Aside from playing a critical part in the creation of the Matrix itself, the purpose of the Oracle essentially is to ensure that the human resistance in each incarnation of the Matrix happens in the first place. She does this by guiding each generation of prospective “red pills” in the creation of their own version of the resistance over and over again in order to instigate the necessary process of rebooting the Matrix. She does this by telling them about “The Prophecy,” that a messianic figure known as The One will be reborn one day and herald the destruction of the Matrix and the end of the war. However, as Neo learns during the climax of The Matrix Reloaded, this “prophecy” is just another form of control by the machines; a script of behaviors and commands intended to guide The One to eventually reboot the Matrix. The Oracle isn’t telling the future, but rather telling humans only what they need to know in order for them to play out their respective role in the perpetuation of the Matrix. While this may make her sound like a villain, she isn’t; she’s simply a program performing her purpose, though one with a measure of agency in how that purpose is fulfilled.

Gloria Foster as The Oracle in The Matrix Reloaded

Image: Warner Home Video

The Oracle knows that the Matrix, while technically functional, is fundamentally flawed and, if left uncorrected for long enough, will inevitably lead to the destruction of both humanity and the machines. That’s why, in the version of the Matrix seen throughout the original trilogy, she changes one crucial element of the prophecy: Neo, The One, falls in love with Trinity, and the love for that one individual is what compels The One to break the cycle of the Matrix. In doing so, he becomes the catalyst for a new relationship between the machines and humanity.

In The Matrix Reloaded, the Oracle tells Neo that she is interested in only one thing: the future, and that the only way to get there is together. At the end of The Matrix Revolutions, her gambit paid off. Neo brokers a truce between the Machines and the humans in exchange for destroying their mutual enemy Agent Smith and the Matrix is once again rebooted, albeit now in accordance with the parameters of that truce. The future may be uncertain, but it certainly looks brighter.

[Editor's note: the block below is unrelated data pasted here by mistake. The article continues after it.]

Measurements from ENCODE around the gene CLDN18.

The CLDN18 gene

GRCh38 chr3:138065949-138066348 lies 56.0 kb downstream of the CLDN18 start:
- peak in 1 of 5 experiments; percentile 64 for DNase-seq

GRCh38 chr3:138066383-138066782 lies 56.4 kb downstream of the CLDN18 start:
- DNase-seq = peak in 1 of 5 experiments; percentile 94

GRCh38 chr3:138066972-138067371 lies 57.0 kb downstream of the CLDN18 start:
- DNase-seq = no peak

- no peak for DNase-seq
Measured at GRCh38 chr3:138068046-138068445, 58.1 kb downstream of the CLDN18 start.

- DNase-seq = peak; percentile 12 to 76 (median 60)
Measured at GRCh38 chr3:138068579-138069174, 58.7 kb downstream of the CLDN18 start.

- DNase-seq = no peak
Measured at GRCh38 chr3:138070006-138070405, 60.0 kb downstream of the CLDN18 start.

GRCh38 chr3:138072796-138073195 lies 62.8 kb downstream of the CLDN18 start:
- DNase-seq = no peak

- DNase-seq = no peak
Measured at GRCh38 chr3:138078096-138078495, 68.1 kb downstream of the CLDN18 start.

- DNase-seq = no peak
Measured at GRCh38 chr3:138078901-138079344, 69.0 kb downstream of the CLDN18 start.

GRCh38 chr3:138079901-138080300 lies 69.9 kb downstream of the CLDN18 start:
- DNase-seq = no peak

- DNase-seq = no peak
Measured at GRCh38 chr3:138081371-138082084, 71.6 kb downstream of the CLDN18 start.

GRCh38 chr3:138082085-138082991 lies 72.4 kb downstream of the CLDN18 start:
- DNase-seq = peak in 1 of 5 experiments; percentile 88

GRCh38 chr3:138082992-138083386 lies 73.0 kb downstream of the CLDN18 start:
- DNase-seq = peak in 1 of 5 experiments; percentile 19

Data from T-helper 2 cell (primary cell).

So can the Oracle actually tell the future? It’s open to interpretation, but my gut says no. The Oracle is an “intuitive” program designed to create probabilistic models of predictions based upon qualitative inferences of the human psyche. She’s essentially an example of sci-fi author Arthur C. Clarke’s famous adage that, “any sufficiently advanced technology is indistinguishable from magic.” To put that as simply as possible, it is plausible to speculate that the Oracle, because of her role in the creation of the Matrix, is a special type of program — one that has access to the sum total of every decision made by every individual plugged into the Matrix. And not just the iteration of the Matrix seen in the trilogy, but every iteration of the Matrix that has ever existed.

In this way the Oracle is able to “tell” the future by understanding that no one choice within the Matrix exists on its own, but rather is itself the sum of all the choices which preceded it. The very structure of the Matrix itself is malleable and reactive to the choices made by the humans connected to it. And it’s not just enough that those humans make choices, they have to actually believe in those choices. That’s why, throughout the series, the Oracle’s most common refrain is that she can’t tell a person what to do or even everything that can be done. In her own words, “you just have to make up your own damn mind.” In The Matrix Revolutions, when the Oracle tells Neo that she doesn’t know what’s going to happen after he refuses the Architect’s offer to reboot the Matrix, she’s not lying — she doesn’t know, because there is no precedent for such a situation in any of the five previous iterations of the Matrix. In the absence of clairvoyance, the Oracle had faith; faith in the possibility that by disrupting the cycle of the Matrix at the potential risk of destroying both the machines and humanity that a better future could be possible.

As of this writing there’s no confirmation as to what role, if any, the Oracle will play in The Matrix Resurrections. Some speculate that a new character played by Priyanka Chopra, seen in the film’s first trailer, is in fact Sati, a young program that was “adopted” by the Oracle in The Matrix Revolutions. The theory goes that Sati is a new version of the Oracle that has somehow inherited the powers of the original. We likely won’t know anything until The Matrix Resurrections releases on Dec. 22, but this much is certain: the legacy of the Oracle’s actions looms incalculably large over the universe of the Matrix.